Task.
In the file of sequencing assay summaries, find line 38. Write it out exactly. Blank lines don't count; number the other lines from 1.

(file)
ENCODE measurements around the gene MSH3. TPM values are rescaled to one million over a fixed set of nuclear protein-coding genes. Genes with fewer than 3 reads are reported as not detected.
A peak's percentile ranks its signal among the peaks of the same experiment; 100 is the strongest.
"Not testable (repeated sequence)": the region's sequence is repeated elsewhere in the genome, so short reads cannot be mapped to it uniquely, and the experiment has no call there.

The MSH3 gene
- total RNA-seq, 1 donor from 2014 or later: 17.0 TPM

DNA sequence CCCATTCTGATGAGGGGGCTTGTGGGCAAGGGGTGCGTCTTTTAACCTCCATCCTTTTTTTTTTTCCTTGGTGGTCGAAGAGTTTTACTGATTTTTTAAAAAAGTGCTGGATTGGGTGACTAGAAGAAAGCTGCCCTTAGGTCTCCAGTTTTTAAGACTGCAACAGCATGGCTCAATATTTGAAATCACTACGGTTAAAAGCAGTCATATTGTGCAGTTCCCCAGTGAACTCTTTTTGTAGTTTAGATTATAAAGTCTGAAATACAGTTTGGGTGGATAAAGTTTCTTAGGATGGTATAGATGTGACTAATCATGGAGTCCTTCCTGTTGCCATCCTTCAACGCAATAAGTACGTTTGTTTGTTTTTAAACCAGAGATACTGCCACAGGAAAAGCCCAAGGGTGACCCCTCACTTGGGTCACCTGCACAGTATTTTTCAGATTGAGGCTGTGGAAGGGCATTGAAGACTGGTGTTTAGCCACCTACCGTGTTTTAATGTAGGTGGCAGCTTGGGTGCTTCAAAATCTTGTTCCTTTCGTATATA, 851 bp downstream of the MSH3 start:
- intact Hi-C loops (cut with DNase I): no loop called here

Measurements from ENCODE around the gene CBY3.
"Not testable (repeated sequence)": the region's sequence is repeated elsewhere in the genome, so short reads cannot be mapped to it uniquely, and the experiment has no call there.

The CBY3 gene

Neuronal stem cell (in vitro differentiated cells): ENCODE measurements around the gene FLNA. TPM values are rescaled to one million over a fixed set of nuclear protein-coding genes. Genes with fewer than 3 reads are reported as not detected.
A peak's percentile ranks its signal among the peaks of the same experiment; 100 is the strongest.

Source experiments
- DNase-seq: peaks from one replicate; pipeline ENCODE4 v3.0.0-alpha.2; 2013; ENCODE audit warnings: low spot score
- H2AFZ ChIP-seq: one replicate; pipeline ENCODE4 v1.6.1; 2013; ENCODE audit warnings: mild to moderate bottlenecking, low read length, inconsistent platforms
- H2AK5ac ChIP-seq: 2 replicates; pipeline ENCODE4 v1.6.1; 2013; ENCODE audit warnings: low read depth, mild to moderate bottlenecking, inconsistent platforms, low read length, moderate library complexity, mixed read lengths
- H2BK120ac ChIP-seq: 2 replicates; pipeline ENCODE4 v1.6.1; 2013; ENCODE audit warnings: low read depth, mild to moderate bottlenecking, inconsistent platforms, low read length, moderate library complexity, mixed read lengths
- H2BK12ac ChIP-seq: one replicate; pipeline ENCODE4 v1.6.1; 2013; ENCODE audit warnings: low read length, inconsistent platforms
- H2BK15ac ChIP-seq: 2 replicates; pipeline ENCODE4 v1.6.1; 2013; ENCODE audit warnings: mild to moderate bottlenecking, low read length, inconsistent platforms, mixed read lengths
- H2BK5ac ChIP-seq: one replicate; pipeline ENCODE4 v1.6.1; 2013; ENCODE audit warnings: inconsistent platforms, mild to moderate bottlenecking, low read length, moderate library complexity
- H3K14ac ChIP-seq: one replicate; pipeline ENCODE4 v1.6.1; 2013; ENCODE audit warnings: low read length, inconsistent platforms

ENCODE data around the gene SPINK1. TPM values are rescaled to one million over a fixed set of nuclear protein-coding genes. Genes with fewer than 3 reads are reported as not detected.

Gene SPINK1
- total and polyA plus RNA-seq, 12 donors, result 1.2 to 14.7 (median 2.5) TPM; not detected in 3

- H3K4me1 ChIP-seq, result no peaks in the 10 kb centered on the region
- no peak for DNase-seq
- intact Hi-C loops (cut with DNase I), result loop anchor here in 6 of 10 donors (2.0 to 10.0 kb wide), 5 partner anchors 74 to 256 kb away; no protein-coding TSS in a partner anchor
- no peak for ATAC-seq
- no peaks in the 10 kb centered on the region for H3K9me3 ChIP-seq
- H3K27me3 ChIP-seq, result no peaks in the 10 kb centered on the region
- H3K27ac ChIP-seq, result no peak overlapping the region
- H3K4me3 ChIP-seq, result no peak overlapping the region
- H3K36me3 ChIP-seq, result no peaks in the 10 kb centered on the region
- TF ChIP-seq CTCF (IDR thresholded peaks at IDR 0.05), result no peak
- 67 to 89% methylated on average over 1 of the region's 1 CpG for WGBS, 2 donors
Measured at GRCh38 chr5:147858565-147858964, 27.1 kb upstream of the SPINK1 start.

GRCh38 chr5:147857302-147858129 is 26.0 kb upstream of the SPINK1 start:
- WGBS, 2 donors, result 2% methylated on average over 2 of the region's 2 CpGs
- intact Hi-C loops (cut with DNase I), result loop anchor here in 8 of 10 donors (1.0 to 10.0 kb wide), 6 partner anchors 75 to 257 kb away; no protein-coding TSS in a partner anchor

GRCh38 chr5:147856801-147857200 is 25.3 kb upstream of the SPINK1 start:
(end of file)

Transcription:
- WGBS, 2 donors, result 2% methylated on average over 2 of the region's 2 CpGs